The button is a core interface element — it’s the primary way to indicate interactivity, so it comes in many shapes and sizes. Buttons in a17t are inline flex, so you can fit as much into them as you’d like (and they’ll automatically look nice).
The example buttons on this page are
<span> elements, but the
.button selector can be applied to essentially any type of element. If a button’s element is interactive (e.g., an
<a> with a valid
href attribute), the
:focus state will by default be identical to the
There are low and high priority variants, as well as a large variant (ideal for marketing pages) and a loading variant (great for indicating work happening behind the scenes).
Navigation — Avoid using buttons for navigation. Buttons should generally only be used to perform actions. While that may sometimes mean navigating to a new page (as is the case with a sign-up button), it usually doesn’t. In cases of regular navigation, consider using a portal instead.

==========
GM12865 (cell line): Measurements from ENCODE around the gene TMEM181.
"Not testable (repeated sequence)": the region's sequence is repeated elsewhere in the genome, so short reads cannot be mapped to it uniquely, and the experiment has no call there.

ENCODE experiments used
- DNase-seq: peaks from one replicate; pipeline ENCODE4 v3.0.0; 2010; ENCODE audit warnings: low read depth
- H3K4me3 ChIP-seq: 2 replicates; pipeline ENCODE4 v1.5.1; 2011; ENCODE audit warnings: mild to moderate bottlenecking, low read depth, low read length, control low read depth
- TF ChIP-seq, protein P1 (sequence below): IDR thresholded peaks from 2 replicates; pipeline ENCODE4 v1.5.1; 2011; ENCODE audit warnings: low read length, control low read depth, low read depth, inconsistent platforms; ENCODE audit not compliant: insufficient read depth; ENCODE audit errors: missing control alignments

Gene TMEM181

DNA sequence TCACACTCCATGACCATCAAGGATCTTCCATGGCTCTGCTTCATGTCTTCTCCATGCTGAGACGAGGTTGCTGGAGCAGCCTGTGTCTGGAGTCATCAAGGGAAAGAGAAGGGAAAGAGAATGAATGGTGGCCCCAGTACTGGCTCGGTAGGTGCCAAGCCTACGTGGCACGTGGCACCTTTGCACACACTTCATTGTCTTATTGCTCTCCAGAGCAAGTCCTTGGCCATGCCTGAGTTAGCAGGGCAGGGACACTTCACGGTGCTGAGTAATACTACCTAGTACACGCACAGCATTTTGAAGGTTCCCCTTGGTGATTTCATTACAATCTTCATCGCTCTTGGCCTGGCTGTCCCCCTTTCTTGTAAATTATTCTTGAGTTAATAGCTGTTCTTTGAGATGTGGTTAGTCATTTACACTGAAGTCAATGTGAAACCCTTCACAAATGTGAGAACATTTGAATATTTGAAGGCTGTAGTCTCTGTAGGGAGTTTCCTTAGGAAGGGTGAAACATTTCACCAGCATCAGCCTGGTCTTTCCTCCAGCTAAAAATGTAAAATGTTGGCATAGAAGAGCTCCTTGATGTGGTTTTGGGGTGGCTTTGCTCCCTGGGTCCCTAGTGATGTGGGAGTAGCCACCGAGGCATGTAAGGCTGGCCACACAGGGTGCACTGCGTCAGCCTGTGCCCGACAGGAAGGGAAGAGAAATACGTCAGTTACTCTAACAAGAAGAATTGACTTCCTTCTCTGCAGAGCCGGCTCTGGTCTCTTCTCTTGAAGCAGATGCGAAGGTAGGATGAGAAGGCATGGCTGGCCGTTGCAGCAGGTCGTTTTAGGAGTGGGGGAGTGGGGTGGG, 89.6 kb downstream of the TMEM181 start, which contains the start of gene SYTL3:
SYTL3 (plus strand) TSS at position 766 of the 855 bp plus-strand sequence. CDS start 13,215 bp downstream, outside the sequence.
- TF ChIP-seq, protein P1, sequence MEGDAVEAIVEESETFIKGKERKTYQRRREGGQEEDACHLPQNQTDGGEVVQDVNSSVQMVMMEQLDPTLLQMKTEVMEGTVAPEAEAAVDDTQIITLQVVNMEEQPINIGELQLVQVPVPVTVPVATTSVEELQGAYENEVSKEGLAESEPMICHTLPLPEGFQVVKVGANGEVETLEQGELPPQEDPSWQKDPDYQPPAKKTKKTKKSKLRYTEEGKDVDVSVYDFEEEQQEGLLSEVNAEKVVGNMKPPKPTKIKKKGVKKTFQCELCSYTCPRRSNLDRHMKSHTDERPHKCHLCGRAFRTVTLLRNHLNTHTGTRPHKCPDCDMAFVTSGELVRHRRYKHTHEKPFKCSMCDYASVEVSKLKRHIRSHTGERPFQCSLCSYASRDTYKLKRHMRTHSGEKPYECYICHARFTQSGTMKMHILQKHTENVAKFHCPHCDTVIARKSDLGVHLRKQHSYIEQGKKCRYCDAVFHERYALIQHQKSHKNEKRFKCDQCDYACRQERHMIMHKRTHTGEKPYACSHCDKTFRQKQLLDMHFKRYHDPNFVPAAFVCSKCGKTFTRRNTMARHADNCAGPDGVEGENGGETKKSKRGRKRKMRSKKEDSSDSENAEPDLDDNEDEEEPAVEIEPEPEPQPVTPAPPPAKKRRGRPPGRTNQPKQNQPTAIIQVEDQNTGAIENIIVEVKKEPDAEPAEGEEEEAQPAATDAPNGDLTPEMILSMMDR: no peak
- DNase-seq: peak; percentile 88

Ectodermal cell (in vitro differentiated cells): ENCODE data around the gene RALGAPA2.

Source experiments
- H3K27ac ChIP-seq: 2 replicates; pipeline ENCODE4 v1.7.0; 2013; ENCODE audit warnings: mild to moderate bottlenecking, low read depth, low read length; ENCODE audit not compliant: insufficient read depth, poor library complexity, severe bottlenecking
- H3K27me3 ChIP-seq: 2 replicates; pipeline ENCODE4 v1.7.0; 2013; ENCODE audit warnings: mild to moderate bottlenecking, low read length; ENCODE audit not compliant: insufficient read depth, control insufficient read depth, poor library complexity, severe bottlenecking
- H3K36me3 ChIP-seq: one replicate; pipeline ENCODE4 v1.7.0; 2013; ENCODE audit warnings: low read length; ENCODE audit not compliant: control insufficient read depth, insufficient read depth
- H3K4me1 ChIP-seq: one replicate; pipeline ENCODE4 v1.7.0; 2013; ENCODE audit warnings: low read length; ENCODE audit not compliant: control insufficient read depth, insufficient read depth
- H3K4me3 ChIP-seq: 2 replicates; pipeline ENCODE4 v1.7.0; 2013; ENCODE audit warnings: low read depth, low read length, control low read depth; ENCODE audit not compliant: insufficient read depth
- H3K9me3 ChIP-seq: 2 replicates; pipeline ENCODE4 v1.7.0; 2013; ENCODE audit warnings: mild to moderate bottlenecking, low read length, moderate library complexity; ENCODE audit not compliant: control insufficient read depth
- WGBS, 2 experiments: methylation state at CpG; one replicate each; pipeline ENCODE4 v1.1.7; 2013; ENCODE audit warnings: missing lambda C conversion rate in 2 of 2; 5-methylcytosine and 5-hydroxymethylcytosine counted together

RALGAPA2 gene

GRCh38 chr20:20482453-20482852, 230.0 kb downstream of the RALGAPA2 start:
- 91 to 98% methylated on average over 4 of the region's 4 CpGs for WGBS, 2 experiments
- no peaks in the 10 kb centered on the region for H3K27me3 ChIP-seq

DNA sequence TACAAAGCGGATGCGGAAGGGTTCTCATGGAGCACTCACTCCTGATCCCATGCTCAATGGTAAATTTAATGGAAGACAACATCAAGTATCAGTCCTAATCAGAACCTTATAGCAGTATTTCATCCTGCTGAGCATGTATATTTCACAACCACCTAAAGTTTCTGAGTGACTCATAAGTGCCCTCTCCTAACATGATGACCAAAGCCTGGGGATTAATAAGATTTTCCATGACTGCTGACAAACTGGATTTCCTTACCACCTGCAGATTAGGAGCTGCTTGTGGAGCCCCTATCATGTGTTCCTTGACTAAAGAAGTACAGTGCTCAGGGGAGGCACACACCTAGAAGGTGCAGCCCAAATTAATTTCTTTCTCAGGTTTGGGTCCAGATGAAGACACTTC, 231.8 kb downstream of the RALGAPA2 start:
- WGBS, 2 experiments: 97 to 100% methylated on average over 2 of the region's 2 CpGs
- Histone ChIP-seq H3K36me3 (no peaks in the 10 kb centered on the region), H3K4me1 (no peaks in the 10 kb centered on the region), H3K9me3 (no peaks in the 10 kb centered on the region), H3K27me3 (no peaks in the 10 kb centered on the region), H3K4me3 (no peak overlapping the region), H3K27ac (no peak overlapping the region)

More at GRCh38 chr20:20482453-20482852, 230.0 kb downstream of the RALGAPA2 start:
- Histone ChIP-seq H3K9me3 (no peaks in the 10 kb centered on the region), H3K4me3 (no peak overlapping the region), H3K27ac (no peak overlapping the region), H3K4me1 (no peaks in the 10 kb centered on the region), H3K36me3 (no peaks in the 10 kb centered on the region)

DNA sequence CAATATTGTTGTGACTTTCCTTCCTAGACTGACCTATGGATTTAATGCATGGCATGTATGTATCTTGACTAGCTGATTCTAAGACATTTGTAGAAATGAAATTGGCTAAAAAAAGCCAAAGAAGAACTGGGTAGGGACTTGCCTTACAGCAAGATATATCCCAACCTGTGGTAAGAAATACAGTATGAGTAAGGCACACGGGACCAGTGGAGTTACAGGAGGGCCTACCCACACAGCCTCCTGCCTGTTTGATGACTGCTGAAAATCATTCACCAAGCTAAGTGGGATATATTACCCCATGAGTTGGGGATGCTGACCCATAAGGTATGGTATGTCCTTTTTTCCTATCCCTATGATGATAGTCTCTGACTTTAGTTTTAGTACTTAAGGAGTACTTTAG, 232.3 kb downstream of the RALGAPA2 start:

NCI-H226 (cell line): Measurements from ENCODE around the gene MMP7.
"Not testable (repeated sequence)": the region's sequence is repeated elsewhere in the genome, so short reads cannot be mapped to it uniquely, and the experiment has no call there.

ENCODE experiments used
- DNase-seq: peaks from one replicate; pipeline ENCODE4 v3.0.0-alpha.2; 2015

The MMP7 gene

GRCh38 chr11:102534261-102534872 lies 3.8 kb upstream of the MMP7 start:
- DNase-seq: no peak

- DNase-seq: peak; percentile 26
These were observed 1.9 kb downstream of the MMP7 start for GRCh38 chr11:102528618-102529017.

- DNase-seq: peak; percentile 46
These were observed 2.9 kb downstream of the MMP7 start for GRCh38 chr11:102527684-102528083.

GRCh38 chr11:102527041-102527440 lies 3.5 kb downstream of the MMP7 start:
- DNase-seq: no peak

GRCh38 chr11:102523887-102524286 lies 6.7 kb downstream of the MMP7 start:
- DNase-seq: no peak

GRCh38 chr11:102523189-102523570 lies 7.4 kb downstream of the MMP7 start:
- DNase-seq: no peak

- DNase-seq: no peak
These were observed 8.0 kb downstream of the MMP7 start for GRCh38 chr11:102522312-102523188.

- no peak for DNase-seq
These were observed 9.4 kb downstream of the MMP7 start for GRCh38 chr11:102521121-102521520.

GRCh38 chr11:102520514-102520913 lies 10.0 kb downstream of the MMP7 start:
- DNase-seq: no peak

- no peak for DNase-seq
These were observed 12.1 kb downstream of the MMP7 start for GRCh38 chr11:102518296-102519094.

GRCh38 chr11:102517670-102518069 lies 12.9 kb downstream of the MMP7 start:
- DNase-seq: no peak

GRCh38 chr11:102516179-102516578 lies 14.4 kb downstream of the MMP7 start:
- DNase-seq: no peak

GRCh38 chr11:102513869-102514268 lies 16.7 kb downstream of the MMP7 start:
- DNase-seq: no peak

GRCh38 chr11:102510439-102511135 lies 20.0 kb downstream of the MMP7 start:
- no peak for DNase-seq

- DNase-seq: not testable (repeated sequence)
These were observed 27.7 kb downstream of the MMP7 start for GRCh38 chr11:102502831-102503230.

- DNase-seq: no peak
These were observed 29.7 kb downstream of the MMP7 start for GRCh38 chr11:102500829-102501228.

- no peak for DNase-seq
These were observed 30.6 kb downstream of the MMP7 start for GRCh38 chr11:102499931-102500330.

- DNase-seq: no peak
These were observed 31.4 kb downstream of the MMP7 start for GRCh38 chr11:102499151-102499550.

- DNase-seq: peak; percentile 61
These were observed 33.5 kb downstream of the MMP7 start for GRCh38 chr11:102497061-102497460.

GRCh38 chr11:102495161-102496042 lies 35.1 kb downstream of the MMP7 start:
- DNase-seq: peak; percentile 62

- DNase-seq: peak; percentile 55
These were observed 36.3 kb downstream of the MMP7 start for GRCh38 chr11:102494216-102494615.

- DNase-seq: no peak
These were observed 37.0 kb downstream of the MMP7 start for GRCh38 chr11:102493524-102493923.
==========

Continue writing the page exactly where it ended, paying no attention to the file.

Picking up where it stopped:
Buttons have full tone and priority support.
To make a button “loading,” simply apply the
To make a button large — as we do on a17t’s landing page — simply apply the
Be mindful of all possible states. Not everyone interacts with a button by moving the mouse to click on it. Some use the tab key to select a button visually, and others use non-graphical interfaces entirely. When customizing buttons, remember that the
:hover state does not apply to all cases in which a button is selected.
Don't use color to communicate. Instead, use color to support information you communicate through text. When this isn't possible, be sure to use a
Be mindful of contrast. What looks good to you may not be readable for others. Text contrast is a good thing!
Support all navigation modes. Some people will interact with your interface using assitive technologies and/or a keyboard. Build your interface with these different modes in mind (for example, by setting the `tab-index` attribute on all interactive elements that aren't interactive by default).